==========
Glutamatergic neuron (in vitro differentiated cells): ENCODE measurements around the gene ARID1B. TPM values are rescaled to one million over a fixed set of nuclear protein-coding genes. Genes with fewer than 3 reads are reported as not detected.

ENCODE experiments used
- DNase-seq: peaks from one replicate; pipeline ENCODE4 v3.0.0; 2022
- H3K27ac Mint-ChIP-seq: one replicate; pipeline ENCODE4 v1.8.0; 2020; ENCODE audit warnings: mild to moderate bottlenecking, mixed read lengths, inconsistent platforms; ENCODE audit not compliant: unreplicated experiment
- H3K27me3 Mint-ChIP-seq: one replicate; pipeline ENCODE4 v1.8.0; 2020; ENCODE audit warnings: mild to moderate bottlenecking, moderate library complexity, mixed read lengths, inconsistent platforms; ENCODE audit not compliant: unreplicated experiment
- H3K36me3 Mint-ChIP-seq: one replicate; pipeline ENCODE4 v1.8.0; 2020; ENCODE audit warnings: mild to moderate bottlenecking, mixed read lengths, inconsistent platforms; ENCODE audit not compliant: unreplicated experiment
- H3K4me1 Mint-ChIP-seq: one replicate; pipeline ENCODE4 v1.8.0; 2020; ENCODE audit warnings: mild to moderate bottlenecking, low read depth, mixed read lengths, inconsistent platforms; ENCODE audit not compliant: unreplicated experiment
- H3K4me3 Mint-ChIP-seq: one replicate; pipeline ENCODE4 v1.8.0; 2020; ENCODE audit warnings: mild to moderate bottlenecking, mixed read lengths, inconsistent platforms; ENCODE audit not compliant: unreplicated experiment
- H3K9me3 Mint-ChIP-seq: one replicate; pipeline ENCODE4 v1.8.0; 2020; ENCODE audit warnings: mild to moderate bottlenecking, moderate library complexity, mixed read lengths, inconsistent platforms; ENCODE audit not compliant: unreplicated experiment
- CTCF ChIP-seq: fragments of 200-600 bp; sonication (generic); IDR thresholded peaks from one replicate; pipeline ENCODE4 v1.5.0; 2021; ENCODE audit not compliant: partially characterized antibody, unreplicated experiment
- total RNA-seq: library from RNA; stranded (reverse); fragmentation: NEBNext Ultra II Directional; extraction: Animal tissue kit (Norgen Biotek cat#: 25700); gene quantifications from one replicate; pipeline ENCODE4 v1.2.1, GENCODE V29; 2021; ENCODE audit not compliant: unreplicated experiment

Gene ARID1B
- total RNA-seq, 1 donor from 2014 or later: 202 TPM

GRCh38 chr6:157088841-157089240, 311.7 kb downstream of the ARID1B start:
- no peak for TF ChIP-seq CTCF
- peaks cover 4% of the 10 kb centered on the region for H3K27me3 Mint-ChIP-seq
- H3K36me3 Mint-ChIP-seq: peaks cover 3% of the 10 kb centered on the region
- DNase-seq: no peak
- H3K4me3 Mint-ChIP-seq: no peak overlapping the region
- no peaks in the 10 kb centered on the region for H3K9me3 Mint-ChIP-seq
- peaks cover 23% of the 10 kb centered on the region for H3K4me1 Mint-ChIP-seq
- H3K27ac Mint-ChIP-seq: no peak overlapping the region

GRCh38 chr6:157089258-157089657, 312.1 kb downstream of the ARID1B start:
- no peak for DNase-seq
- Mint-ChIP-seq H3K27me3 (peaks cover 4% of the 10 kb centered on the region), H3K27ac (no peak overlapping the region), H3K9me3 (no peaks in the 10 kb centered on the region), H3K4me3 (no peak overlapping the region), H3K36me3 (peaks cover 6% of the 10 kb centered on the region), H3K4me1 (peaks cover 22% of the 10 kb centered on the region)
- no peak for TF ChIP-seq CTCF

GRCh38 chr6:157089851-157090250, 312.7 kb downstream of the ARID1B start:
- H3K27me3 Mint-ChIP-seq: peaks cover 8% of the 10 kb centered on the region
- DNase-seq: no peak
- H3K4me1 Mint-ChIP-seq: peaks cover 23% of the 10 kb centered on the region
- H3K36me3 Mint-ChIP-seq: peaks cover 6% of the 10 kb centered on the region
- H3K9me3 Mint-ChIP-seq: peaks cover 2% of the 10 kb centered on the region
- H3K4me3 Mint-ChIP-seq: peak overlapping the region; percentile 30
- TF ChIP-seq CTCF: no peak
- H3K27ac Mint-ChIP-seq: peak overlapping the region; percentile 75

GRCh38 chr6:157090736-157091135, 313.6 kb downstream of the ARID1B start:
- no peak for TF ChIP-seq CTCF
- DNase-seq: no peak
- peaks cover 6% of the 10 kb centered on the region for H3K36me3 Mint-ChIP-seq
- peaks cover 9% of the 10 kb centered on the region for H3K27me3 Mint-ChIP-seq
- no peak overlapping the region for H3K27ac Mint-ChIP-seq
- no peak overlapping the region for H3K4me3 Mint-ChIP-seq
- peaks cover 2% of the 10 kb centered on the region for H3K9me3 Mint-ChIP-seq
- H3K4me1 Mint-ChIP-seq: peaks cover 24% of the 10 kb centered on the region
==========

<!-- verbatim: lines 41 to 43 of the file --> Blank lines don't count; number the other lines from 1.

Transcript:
- no peak overlapping the region for H3K27ac Mint-ChIP-seq
- no peak overlapping the region for H3K4me3 Mint-ChIP-seq
- peaks cover 2% of the 10 kb centered on the region for H3K9me3 Mint-ChIP-seq